For instance, when it comes to photography, a giclée print will result in a beautiful, photo realistic reproduction that is in fact, the original art piece and can be sold as a limited edition print. The added benefit in this case is that, unlike a painting, the digital image can be reproduced in an identical fashion many times over, and they all look as good as the original print.
Now, let’s look further into these two printing processes to better understand what kinds of images work best with each printing method.
Giclée Printing: High Quality Reproduction
Giclée printing is the most popular method of fine art printing to reproduce images without paying the fine art price of an original piece. It is also the most recommended printing method for reproducing your own artwork.
Giclée printing uses a large format inkjet printer or giclee printer to produce a piece of reproduction art. The inkjet printer will print tiny ink dots all over the canvas or paper very closely together to make the image.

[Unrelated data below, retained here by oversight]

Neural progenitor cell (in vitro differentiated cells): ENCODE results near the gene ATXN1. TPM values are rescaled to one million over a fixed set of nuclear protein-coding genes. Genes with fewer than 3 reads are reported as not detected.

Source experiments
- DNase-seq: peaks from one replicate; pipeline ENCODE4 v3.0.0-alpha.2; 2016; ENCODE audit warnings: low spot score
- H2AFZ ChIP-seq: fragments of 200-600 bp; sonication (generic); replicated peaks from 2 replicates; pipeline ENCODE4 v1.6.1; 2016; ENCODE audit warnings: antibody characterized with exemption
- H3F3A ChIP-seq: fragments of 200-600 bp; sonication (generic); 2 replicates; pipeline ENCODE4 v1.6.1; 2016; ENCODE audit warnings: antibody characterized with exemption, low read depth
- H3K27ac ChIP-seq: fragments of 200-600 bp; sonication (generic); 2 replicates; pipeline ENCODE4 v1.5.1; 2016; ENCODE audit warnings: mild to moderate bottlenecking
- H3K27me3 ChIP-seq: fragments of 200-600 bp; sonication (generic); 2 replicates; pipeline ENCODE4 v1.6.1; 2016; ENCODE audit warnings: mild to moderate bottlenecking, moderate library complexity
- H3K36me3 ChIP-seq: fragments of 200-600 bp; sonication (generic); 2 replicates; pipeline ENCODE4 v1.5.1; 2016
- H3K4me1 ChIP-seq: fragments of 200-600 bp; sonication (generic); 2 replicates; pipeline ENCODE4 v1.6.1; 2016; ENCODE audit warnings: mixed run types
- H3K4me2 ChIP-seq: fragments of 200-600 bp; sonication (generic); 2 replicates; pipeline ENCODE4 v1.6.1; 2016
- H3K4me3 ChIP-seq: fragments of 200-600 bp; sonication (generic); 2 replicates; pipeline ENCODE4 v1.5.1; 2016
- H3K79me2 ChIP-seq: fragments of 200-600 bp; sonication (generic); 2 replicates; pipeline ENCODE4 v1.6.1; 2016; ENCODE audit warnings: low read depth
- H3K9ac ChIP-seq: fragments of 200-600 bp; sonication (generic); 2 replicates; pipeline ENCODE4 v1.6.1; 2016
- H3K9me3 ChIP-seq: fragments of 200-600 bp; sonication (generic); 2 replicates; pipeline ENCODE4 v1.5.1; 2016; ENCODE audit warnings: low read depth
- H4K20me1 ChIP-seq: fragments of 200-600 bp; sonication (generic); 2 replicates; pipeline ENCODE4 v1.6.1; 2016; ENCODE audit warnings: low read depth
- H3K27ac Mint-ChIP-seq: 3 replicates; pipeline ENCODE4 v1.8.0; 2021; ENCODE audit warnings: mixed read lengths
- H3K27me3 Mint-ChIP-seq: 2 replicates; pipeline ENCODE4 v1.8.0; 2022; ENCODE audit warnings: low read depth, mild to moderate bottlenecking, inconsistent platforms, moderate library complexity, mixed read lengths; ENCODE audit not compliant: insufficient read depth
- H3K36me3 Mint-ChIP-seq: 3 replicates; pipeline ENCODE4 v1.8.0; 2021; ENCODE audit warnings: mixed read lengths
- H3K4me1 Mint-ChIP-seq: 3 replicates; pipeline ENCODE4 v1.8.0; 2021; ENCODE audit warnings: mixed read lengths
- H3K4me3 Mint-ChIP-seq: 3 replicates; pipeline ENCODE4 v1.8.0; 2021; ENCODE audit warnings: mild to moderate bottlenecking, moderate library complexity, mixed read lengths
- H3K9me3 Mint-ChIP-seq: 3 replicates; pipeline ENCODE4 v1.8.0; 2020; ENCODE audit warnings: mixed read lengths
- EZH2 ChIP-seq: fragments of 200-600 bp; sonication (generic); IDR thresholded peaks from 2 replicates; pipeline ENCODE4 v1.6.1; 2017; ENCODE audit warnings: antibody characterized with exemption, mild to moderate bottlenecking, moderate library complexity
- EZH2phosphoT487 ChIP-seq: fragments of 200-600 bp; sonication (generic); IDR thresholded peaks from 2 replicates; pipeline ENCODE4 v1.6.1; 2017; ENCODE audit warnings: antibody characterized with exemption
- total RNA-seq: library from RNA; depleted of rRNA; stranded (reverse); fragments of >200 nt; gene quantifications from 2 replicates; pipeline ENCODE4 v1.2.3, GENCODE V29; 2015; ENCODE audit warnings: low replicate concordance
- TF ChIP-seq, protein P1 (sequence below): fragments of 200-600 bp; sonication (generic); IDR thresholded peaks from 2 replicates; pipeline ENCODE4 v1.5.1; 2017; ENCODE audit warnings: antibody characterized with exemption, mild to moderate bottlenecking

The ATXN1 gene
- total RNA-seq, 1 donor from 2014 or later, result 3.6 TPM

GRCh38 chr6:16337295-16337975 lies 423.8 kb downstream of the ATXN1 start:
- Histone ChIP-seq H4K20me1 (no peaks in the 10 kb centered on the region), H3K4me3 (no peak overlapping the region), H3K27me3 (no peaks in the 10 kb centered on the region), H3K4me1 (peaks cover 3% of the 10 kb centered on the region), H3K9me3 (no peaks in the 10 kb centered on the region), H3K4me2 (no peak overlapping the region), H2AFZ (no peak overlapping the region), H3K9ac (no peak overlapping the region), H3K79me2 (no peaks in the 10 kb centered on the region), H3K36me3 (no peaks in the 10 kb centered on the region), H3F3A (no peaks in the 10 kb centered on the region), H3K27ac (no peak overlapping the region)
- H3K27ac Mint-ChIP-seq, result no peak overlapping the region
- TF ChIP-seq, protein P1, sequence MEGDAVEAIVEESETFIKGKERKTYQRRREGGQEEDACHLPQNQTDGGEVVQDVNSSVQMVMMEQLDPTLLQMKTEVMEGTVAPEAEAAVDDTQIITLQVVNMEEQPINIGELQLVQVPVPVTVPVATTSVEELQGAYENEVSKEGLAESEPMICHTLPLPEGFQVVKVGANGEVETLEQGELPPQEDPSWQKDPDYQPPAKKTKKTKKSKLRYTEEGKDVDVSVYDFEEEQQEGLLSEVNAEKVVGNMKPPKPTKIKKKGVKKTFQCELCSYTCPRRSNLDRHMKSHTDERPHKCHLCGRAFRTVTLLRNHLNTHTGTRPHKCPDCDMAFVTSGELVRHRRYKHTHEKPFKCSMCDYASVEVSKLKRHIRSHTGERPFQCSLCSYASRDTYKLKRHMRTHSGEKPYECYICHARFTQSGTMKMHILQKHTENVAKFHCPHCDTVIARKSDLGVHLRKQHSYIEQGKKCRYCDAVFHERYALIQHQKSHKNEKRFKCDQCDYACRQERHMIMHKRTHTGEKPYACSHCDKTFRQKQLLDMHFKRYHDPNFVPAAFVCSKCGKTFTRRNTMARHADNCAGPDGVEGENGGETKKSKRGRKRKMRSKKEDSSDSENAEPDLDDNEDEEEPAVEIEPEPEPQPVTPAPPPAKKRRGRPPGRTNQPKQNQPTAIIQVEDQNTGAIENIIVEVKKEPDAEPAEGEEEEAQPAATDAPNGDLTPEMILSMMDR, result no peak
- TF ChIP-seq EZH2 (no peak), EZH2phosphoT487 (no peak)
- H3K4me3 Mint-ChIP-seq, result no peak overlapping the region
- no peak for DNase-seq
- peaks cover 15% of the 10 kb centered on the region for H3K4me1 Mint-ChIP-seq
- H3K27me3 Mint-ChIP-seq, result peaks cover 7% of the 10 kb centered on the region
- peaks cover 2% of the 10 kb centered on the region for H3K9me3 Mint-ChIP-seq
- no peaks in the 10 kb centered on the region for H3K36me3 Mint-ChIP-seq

In order to accurately reproduce the image and make it as high quality as possible, a high resolution camera or scanner will be used to either create (as in photography) or scan (in the case of an original painting or drawing) the image.
The inkjet print will be reproduced, at minimum of 300 dots per inch, which will make for a detailed reproduction of the original piece.
At it’s most basic, there are only four colors used in the giclée printing process:
- Yellow, and